Funny side of fit­ting in

If you’ve ever felt like a so­cial out­cast and longed to fit in, this book is for you.

The Star Malaysia - Star2 - - READS - Re­view by SHARIL DEWA star2@thes­

IT can be ar­gued that Al­most English is au­thor Char­lotte Men­del­son’s take on iso­la­tion, com­ing of age, be­ing a for­eigner not only in a for­eign land but in your own home as well, and the is­sues im­mi­grants face.

Set in the 1980s, the pro­tag­o­nist of the novel is 16-year-old Ma­rina, who lives in a small and cramped flat in West Lon­don with mother Laura, grand­mother Rozsi and two great-aunts, Idli and Zsuzsi.

While on the sur­face this set up looks very or­di­nary, all is not as it seems in the house where Ma­rina lives.

Her grand­mother and great-aunts are Hun­gar­ian and they have brought into Ma­rina’s life all sorts of out­dated East­ern Euro­pean cul­tural prac­tices.

The older re­la­tions fre­quently eclipse (in tone, vol­ume and emo­tional out­bursts) Laura, who is in an emo­tional waste­land from her lack of luck with men.

Laura is still reel­ing from the dis­ap­pear­ance of her hus­band when Ma­rina was three years old.

This re­sulted in the English Laura hav­ing to de­pend on her Hun­gar­ian in-laws for the past 13 years.

At the mo­ment, Laura is in the midst of a dreary, pas­sion­less af­fair with her charm­less, emo­tion­ally un­avail­able em­ployer who sees her as noth­ing more than the an­swer his baser needs when they arise.

This leads Laura to feel­ing de­pressed, unattrac­tive and even sui­ci­dal.

And so Ma­rina finds her­self liv­ing with an emo­tion­ally dev­as­tated mother and loud older re­la­tions with their ut­terly pe­cu­liar East­ern Euro­pean cus­toms and philoso­phies – all of which is tor­ture for a teenager with rag­ing hor­mones who is ob­sessed with sex and longs to es­cape to a life other than the one she is ex­ist­ing in, of course.

To that end, Ma­rina per­suades her mother and rel­a­tives to send her to a small board­ing school in Dorset, where she be­lieves she will be free to do what­ever she wants, ex­per­i­ment with boys, and rein­vent her life. How­ever, board­ing school is not what Ma­rina thought it would be and she re­alises she is not go­ing to fit in with the rest of the crowd.

As the novel opens, Ma­rina is bat­tling with her­self about re­turn­ing to the school.

Ma­rina can­not bring her­self to ad­mit to her mother, grand­mother and aunts that the school, Combe Abbey, has turned out to be a big mis­cal­cu­la­tion on her part – not af­ter they sac­ri­ficed so much to make it pos­si­ble for her to at­tend the board­ing school.

What Ma­rina doesn’t re­alise is that Laura misses Ma­rina greatly but, be­liev­ing her daugh­ter to be con­tented be­ing away from home, does not dare to ask Ma­rina if she is truly happy.

Thus be­gin the mis­un­der­stand­ings and mis­com­mu­ni­ca­tions be­tween gen­er­a­tions that drive the novel along.

Though she can be a tad over­bear­ing (and ir­ri­tat­ing at times), Rozsi is a bril­liant comic cre­ation. Men­del­son early on lets her au­di­ence know that Rozsi is 80 years old, a ma­jor fig­ure in the world of ladies’ un­der­cloth­ing, and not some­one who is eas­ily ig­nored. Hence Laura’s in­abil­ity to voice out her frus­tra­tions to Rozsi over the years.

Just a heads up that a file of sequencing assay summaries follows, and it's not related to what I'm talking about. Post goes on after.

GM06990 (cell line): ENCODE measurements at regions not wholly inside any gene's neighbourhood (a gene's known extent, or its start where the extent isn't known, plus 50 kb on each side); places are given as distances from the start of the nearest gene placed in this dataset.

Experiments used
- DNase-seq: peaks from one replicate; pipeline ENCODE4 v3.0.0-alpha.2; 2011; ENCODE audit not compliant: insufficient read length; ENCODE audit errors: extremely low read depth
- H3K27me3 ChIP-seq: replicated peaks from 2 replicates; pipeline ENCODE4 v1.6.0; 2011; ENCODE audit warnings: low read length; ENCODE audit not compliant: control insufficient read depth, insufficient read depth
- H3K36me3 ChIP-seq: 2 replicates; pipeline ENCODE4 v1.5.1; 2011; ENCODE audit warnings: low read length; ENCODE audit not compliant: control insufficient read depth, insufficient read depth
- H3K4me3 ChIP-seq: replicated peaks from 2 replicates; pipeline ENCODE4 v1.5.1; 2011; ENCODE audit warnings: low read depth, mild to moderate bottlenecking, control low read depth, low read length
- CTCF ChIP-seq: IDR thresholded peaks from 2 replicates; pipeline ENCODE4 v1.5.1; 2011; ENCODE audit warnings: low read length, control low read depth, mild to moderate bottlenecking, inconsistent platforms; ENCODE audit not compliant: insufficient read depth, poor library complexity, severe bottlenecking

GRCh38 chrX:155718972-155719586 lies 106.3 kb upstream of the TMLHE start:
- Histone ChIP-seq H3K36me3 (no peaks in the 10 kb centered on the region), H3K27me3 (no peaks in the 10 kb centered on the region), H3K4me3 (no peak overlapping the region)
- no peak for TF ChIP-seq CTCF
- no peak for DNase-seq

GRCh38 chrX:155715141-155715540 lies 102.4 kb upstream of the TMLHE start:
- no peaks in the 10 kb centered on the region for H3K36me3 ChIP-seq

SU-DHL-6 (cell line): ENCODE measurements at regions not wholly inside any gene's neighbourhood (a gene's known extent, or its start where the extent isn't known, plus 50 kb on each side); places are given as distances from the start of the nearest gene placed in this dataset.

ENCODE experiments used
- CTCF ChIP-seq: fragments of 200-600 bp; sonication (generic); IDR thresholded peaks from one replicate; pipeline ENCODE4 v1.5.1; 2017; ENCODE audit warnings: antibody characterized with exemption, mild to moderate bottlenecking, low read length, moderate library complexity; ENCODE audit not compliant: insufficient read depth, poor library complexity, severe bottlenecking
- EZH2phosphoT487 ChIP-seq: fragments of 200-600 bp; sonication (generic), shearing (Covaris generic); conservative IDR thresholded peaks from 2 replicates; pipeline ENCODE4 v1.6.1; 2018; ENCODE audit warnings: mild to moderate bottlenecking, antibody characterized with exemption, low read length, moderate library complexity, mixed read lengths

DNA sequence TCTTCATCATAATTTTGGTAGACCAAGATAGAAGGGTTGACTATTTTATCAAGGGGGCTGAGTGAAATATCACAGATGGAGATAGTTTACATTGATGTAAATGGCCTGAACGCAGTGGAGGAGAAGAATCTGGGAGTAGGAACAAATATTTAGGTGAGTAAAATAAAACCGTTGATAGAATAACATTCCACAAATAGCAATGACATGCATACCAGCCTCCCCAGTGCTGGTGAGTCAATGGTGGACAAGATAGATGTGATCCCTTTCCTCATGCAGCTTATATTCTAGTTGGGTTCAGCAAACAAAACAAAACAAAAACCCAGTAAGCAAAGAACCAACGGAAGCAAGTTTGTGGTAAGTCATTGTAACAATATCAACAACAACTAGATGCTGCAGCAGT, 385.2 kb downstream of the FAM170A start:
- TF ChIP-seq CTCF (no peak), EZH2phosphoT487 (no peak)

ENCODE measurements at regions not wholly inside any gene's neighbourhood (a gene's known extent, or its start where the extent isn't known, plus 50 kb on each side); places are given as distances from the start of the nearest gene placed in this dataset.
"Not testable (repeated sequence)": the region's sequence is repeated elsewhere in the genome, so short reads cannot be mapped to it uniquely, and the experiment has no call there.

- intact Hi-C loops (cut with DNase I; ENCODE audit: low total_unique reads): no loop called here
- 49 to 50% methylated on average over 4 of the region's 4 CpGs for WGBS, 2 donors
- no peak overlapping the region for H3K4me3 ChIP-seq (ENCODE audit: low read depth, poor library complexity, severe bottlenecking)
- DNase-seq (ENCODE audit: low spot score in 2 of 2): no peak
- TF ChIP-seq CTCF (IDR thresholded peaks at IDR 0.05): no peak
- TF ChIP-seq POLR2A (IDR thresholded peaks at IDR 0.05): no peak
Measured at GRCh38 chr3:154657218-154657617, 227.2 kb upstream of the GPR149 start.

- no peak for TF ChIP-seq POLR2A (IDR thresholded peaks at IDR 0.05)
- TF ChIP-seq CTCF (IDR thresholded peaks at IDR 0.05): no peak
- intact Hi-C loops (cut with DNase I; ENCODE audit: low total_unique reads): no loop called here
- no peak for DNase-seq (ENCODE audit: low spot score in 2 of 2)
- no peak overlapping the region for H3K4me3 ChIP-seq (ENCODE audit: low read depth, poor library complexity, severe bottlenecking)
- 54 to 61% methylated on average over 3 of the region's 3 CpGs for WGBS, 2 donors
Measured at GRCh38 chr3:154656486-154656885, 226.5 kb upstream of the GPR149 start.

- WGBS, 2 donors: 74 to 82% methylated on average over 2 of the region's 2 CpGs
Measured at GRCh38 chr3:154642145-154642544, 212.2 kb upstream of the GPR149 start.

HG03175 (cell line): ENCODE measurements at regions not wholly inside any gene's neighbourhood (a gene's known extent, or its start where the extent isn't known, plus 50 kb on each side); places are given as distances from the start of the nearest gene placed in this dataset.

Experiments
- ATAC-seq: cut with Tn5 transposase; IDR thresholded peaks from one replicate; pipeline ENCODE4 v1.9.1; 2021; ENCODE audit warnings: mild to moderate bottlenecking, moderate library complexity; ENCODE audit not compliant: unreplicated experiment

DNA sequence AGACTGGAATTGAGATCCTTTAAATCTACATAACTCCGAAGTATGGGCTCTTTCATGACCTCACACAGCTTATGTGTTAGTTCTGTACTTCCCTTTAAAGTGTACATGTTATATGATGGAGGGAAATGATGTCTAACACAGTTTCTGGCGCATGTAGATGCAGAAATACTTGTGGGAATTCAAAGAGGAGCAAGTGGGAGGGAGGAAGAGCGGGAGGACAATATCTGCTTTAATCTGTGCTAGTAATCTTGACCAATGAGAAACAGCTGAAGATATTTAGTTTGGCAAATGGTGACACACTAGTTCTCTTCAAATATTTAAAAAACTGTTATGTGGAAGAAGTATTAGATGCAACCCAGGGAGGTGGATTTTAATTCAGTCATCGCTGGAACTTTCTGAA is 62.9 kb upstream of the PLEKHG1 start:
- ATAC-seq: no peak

Idli and Zsuzsi, the two aunts, are sup­port­ing char­ac­ters, as they more of­ten than not hang be­hind Roszi, who has some of the fun­ni­est lines in the novel, par­tic­u­larly when it comes to ex­plain­ing to Ma­rina about East­ern Euro­pean cul­ture and philoso­phies.

While the scenes in­volv­ing the older Hun­gar­ian re­la­tions are funny, Men­del­son scores es­pe­cially high when she de­scribes Ma­rina’s des­per­ate at­tempts to fit in with the well-to-do girls at Combe Abbey. The re­sults are hi­lar­i­ous, touch­ing and all too real for any­one who has ever tried and failed to fit into the It crowd.

Al­though Al­most English is not billed as a comic novel, it does come across as be­ing a dark com­edy thanks mainly to how Men­del­son pep­pers the novel with cringein­duc­ing mis­un­der­stand­ings and so­cial con­fu­sion.

For in­stance, Ma­rina’s week­ends with her sort-of boyfriend Guy at his wealthy fam­ily’s house in the coun­try is both funny (haven’t we all been in awk­ward sit­u­a­tions?) and painfully re­al­is­tic (haven’t we all been in awk­ward sit­u­a­tions when we re­alise the wait­ers have bet­ter ta­ble knowl­edge and man­ners than you?): Ma­rina, un­able to dis­tin­guish be­tween us­ing the dif­fer­ent types of cutlery on the ta­ble, feels like a lowly work­ing class fool com­pared with posh Guy. At the same time, this part of the novel also drives home the point of how money does not guar­an­tee a per­son a place in so­ci­ety, de­spite the school one goes to.

So where does Ma­rina fit in? Is she com­pletely English or is she part im­mi­grant? Ku­dos to Men­del­son for not pro­vid­ing an an­swer to this ques­tion and leav­ing it to read­ers to chew on.

The down­side to Al­most English is the way in which Men­del­son con­cludes the novel: the end­ing feels anti-cli­mac­tic and un­fin­ished, with sev­eral loose ends left un­sorted. But then again, it could also be ar­gued that Men­del­son is show­ing a slice of real life in her novel, and re­al­ity does not have proper starts or end­ings.

Apart from gen­er­ally be­ing a wor­thy read, Al­most English is es­pe­cially for any­one who has ever felt like a so­cial out­cast and longed to fit in.

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